Massive Rogers Outage Has Many Questioning Rogers Shaw Merger

A massive outage on major telecom provider, Rogers, has many questioning the Rogers Shaw merger.

In March of 2021, Rogers proposed to buy Shaw for an estimated $26 billion. Ever since, there has been quite a bit of push back against the idea. Canadian’s flooded the Competition Bureau asking the government to put a stop to the deal. Academics and experts all agree that the Rogers Shaw deal is a bad deal for Canadians. Despite the widespread outrage, the CRTC rubber-stamped the deal. While the situation looked bad, the Competition Bureau has had a recommendation to block the deal. The news of the deal more or less slipped off the radar shortly after.

Now, the deal is back in sharp focus thanks to a massive Rogers outage that started on Saturday. Millions of customers were without Internet, TV, and phone service of any kind. Disturbingly, the outage extended to access to 911 services, meaning if customers had an emergency, calling 911 would prove to be unusually difficult. While some might dismiss an Internet outage as a first world problem, the outage extended far beyond that. People were suddenly unable to use their debit and credit cards. Businesses were unable to complete transactions, meaning they were losing money. Venture notes that the outage even affected transit services:

In Vancouver, anyone who tops up their Compass Card using a debit card at a station is out of luck. Compass machines are currently only accepting cash. TransLink text service is also unavailable.

Edmonton Transit Service is also experiencing service issues. Real-time info is unavailable.

In Toronto, some GO Transit services are down, including the inability to purchase fares using debit and credit and E-tickets being unavailable.

The outage has even caused some problems at Toronto Pearson Airport, and is causing issues for the Calgary Stampede.

Rogers has issued an apology, saying that the outage has been narrowed to a service update. From CBC:

In a written statement, Staffieri said the company is continuing to monitor its network for issues and investigate the root cause of the outage.

“We now believe we’ve narrowed the cause to a network system failure following a maintenance update in our core network, which caused some of our routers to malfunction early Friday morning,” he said.

Staffieri apologized for the outage, adding that “we’re particularly troubled that some customers could not reach emergency services and we are addressing the issue as an urgent priority.”

Parts of the system have since been reportedly restored, but others are still experiencing disruption, going on three days without service:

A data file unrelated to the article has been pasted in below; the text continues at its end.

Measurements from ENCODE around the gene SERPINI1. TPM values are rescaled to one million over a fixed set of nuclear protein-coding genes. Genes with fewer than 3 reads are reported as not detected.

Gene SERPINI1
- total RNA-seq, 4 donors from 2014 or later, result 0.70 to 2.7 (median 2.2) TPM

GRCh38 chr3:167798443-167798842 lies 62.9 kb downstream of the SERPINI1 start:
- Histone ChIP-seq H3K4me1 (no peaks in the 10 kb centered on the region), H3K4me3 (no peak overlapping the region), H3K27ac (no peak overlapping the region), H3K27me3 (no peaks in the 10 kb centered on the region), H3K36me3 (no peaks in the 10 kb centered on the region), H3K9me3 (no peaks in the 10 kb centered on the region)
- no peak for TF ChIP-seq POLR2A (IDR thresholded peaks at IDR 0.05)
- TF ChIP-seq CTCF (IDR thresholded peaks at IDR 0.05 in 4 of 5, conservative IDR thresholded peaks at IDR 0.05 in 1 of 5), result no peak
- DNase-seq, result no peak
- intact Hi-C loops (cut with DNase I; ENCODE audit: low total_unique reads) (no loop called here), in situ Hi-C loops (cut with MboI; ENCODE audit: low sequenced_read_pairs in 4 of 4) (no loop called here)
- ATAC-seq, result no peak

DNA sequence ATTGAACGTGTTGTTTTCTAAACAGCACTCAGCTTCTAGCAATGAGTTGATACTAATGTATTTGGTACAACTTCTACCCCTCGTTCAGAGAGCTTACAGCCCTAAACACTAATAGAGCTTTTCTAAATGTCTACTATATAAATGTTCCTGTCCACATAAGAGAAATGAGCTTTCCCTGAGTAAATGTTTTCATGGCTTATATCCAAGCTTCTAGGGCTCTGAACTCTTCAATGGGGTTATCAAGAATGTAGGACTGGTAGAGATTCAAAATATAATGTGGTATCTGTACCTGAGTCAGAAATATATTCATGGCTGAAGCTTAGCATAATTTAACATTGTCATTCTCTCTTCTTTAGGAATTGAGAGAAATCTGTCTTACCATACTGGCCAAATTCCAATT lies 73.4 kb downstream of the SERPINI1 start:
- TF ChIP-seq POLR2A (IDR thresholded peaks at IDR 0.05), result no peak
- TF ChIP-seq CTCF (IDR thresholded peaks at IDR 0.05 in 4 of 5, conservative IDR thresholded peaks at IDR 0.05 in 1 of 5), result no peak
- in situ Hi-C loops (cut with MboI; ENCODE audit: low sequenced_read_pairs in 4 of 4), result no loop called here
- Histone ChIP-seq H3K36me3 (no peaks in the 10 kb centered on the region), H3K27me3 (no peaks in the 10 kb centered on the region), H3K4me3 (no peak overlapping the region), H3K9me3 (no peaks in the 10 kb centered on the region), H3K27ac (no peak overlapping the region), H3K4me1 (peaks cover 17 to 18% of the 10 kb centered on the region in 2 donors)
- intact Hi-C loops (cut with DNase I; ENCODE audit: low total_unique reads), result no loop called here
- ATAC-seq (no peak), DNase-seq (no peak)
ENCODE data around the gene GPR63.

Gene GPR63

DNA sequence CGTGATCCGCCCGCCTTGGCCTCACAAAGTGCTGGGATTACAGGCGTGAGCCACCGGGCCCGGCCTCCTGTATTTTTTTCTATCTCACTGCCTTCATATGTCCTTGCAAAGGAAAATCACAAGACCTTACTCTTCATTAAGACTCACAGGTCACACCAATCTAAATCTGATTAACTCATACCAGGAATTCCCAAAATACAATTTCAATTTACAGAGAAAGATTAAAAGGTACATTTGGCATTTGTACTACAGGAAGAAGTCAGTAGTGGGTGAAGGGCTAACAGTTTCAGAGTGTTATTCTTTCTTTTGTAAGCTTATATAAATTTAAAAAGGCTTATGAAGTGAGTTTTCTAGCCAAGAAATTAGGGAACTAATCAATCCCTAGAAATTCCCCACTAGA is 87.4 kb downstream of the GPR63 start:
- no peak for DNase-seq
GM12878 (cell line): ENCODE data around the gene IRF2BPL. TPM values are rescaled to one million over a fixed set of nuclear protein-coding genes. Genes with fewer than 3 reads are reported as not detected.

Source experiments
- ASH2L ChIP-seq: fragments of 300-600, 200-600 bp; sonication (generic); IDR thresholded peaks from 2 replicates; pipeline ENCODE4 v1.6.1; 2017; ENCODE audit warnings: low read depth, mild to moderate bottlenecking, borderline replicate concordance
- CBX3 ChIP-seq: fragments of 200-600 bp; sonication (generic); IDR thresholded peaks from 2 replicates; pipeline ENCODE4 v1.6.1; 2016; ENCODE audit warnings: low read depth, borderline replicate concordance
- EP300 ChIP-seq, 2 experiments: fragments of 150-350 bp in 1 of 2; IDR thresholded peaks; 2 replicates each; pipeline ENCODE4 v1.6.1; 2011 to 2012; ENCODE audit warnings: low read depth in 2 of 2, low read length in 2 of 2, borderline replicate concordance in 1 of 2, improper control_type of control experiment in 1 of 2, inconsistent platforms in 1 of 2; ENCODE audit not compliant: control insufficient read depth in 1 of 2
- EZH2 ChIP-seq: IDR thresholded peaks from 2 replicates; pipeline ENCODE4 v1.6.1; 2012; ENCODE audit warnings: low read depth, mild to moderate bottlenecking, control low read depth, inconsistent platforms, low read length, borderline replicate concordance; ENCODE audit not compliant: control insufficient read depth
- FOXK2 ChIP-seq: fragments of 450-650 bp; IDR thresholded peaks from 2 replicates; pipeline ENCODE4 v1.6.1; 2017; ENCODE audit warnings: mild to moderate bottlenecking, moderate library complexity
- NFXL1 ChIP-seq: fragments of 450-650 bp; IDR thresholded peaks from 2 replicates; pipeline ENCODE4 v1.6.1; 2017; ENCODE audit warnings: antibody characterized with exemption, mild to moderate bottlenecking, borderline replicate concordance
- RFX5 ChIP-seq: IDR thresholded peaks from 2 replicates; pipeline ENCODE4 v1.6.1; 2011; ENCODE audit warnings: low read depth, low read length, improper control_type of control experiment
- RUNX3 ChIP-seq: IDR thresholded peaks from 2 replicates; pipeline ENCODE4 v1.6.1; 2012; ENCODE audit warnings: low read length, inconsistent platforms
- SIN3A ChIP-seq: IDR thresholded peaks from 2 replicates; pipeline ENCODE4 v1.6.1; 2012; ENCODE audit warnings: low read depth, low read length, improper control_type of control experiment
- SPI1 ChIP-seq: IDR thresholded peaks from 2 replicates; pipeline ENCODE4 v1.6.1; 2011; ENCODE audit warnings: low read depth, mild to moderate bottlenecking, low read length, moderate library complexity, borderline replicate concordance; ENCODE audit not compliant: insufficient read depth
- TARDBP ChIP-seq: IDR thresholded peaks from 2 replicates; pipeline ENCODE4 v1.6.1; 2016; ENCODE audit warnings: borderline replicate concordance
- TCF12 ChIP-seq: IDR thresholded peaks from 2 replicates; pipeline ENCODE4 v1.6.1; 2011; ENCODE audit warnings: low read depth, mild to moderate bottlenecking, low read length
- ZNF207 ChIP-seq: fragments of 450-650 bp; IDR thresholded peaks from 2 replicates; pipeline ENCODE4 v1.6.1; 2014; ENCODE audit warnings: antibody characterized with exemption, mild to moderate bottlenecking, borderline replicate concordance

After waiting hours on hold to speak with a Rogers representative, Rosanna Minicucci was still no closer to finding out when her landline, internet and TV service might be restored.

“I stayed five hours on hold, on the line. People are obviously calling — there are obviously a lot of people out there still with no service,” Minicucci, who lives in Vaughan, north of Toronto, said.

Her service was restored on Sunday night — more than 60 hours after it went out — but it remained glitchy, she said

Minicucci was one of a number of Rogers customers who told CBC News they were still struggling to use their phones, internet and other Rogers services more than two days after Friday’s nationwide outage caused major disruptions, including to 911 lines and banking services.

For a number of people, the outage has renewed calls to block the Rogers Shaw merger. Many believe that if things are this bad now, imagine how bad things will be if there is then only three major carriers across the country with Rogers buying Shaw. Indeed, the outage has highlighted the extent of how many parts of the country rely on a single carrier. One outage and large swaths of the economy shuts down. Probably what came as a surprise to many is how credit cards were also using Rogers to complete transactions in the first place. Some have called for backup systems to be put in place should an outage hit again. It’s actually a bit surprising that backup systems aren’t already in place to a degree.

Some may trivialize the lack of access to the Internet. The problem is, unlike the 90’s, essential services are accessed through the Internet. Whether it is paying bills, looking for work, or accessing government services, a lot more is done through the Internet these days. Again, this alone highlights how much society depends on carriers to carry on their daily lives these days. The Internet isn’t just trivial posts on social media platforms these days, after all.

At any rate, this story does have the potential to be big enough to shift the debate over the merger. Whether this outrage sustains long enough to the end and make sure that the deal is dead remains to be seen. Still, it has captured the attention of the entire nation for the time being.

Drew Wilson on Twitter: @icecube85 and Facebook.

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